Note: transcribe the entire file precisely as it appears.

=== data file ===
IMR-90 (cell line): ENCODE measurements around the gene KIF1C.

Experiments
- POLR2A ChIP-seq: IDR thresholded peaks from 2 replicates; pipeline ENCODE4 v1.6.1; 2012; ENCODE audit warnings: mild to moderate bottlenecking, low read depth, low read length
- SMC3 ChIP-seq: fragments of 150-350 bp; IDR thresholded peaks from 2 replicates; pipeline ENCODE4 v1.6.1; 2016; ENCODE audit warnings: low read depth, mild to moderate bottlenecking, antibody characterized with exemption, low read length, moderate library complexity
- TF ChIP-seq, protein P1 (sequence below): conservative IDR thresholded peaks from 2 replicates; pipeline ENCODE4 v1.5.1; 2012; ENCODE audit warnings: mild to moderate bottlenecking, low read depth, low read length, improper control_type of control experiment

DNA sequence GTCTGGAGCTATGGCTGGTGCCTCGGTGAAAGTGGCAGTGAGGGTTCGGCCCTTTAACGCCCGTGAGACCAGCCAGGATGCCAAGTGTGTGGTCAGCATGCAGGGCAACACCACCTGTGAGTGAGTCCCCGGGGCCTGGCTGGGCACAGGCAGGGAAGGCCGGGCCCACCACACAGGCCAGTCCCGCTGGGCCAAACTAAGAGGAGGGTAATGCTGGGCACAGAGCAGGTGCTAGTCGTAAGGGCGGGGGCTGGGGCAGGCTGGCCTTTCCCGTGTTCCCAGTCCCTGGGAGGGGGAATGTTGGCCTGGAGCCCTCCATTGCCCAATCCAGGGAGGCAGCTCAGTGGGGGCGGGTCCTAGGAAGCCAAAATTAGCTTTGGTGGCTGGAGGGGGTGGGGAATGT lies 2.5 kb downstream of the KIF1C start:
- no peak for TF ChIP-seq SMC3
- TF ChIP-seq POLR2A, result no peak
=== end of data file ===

IMR-90 (cell line): ENCODE measurements around the gene KIF1C.

Experiments
- POLR2A ChIP-seq: IDR thresholded peaks from 2 replicates; pipeline ENCODE4 v1.6.1; 2012; ENCODE audit warnings: mild to moderate bottlenecking, low read depth, low read length
- SMC3 ChIP-seq: fragments of 150-350 bp; IDR thresholded peaks from 2 replicates; pipeline ENCODE4 v1.6.1; 2016; ENCODE audit warnings: low read depth, mild to moderate bottlenecking, antibody characterized with exemption, low read length, moderate library complexity
- TF ChIP-seq, protein P1 (sequence below): conservative IDR thresholded peaks from 2 replicates; pipeline ENCODE4 v1.5.1; 2012; ENCODE audit warnings: mild to moderate bottlenecking, low read depth, low read length, improper control_type of control experiment

DNA sequence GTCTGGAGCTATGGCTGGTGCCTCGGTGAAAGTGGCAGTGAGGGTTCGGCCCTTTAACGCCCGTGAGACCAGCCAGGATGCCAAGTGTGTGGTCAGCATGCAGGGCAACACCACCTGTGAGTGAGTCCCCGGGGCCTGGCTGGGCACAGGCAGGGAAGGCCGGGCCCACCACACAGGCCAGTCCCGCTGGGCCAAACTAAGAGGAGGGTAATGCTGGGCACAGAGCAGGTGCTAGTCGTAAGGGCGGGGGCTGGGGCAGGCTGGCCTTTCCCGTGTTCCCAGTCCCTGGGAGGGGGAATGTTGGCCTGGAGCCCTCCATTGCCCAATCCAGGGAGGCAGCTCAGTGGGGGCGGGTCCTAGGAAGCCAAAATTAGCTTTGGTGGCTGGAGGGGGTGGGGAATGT lies 2.5 kb downstream of the KIF1C start:
- no peak for TF ChIP-seq SMC3
- TF ChIP-seq POLR2A, result no peak